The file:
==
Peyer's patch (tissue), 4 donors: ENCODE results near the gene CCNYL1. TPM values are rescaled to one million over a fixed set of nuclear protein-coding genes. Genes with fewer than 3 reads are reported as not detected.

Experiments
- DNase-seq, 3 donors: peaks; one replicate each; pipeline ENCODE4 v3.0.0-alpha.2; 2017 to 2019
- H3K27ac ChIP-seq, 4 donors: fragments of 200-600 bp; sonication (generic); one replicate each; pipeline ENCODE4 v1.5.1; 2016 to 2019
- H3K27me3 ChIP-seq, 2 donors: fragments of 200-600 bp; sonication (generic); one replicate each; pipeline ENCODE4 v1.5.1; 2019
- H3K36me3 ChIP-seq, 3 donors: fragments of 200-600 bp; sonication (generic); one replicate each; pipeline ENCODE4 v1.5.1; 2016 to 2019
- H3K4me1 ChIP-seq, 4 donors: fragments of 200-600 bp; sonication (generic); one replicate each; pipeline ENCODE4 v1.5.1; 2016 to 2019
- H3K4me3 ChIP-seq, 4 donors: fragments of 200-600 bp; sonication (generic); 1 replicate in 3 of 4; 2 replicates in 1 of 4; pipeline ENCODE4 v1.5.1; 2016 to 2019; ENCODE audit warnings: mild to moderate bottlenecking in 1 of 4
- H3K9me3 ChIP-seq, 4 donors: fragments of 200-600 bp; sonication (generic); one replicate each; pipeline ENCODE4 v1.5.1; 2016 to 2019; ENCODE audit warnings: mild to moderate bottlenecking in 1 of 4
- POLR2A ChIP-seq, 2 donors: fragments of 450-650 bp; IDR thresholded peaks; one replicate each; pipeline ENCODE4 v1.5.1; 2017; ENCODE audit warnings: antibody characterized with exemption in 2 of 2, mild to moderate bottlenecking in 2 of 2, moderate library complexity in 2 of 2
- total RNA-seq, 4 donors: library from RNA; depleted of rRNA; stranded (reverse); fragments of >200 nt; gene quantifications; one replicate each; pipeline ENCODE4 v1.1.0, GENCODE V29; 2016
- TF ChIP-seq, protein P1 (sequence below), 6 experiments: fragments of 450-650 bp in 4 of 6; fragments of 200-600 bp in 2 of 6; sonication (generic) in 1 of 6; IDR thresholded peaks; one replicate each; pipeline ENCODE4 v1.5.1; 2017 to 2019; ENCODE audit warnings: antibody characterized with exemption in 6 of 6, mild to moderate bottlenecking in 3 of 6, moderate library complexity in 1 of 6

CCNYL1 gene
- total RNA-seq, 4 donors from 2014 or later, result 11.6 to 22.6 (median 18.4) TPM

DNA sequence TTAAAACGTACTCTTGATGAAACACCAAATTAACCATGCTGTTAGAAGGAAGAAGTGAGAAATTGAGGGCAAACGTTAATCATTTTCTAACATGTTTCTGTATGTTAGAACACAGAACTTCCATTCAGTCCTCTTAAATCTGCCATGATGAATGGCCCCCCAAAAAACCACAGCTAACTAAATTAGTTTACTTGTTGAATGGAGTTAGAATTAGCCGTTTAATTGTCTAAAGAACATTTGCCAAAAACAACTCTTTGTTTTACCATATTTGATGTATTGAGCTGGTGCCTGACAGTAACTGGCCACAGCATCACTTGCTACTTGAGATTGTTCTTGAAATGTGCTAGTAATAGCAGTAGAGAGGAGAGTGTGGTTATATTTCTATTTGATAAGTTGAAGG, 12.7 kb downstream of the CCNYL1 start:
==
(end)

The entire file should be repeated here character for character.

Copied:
Peyer's patch (tissue), 4 donors: ENCODE results near the gene CCNYL1. TPM values are rescaled to one million over a fixed set of nuclear protein-coding genes. Genes with fewer than 3 reads are reported as not detected.

Experiments
- DNase-seq, 3 donors: peaks; one replicate each; pipeline ENCODE4 v3.0.0-alpha.2; 2017 to 2019
- H3K27ac ChIP-seq, 4 donors: fragments of 200-600 bp; sonication (generic); one replicate each; pipeline ENCODE4 v1.5.1; 2016 to 2019
- H3K27me3 ChIP-seq, 2 donors: fragments of 200-600 bp; sonication (generic); one replicate each; pipeline ENCODE4 v1.5.1; 2019
- H3K36me3 ChIP-seq, 3 donors: fragments of 200-600 bp; sonication (generic); one replicate each; pipeline ENCODE4 v1.5.1; 2016 to 2019
- H3K4me1 ChIP-seq, 4 donors: fragments of 200-600 bp; sonication (generic); one replicate each; pipeline ENCODE4 v1.5.1; 2016 to 2019
- H3K4me3 ChIP-seq, 4 donors: fragments of 200-600 bp; sonication (generic); 1 replicate in 3 of 4; 2 replicates in 1 of 4; pipeline ENCODE4 v1.5.1; 2016 to 2019; ENCODE audit warnings: mild to moderate bottlenecking in 1 of 4
- H3K9me3 ChIP-seq, 4 donors: fragments of 200-600 bp; sonication (generic); one replicate each; pipeline ENCODE4 v1.5.1; 2016 to 2019; ENCODE audit warnings: mild to moderate bottlenecking in 1 of 4
- POLR2A ChIP-seq, 2 donors: fragments of 450-650 bp; IDR thresholded peaks; one replicate each; pipeline ENCODE4 v1.5.1; 2017; ENCODE audit warnings: antibody characterized with exemption in 2 of 2, mild to moderate bottlenecking in 2 of 2, moderate library complexity in 2 of 2
- total RNA-seq, 4 donors: library from RNA; depleted of rRNA; stranded (reverse); fragments of >200 nt; gene quantifications; one replicate each; pipeline ENCODE4 v1.1.0, GENCODE V29; 2016
- TF ChIP-seq, protein P1 (sequence below), 6 experiments: fragments of 450-650 bp in 4 of 6; fragments of 200-600 bp in 2 of 6; sonication (generic) in 1 of 6; IDR thresholded peaks; one replicate each; pipeline ENCODE4 v1.5.1; 2017 to 2019; ENCODE audit warnings: antibody characterized with exemption in 6 of 6, mild to moderate bottlenecking in 3 of 6, moderate library complexity in 1 of 6

CCNYL1 gene
- total RNA-seq, 4 donors from 2014 or later, result 11.6 to 22.6 (median 18.4) TPM

DNA sequence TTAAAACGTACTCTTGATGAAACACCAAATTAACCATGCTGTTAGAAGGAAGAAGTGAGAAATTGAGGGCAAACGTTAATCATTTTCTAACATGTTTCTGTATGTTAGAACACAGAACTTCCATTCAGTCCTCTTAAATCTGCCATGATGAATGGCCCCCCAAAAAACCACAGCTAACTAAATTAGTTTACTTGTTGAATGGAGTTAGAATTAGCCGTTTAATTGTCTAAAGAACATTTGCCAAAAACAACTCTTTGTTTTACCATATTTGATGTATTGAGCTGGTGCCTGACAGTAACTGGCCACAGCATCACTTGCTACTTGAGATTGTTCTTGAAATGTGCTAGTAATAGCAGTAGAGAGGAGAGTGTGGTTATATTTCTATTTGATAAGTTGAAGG, 12.7 kb downstream of the CCNYL1 start: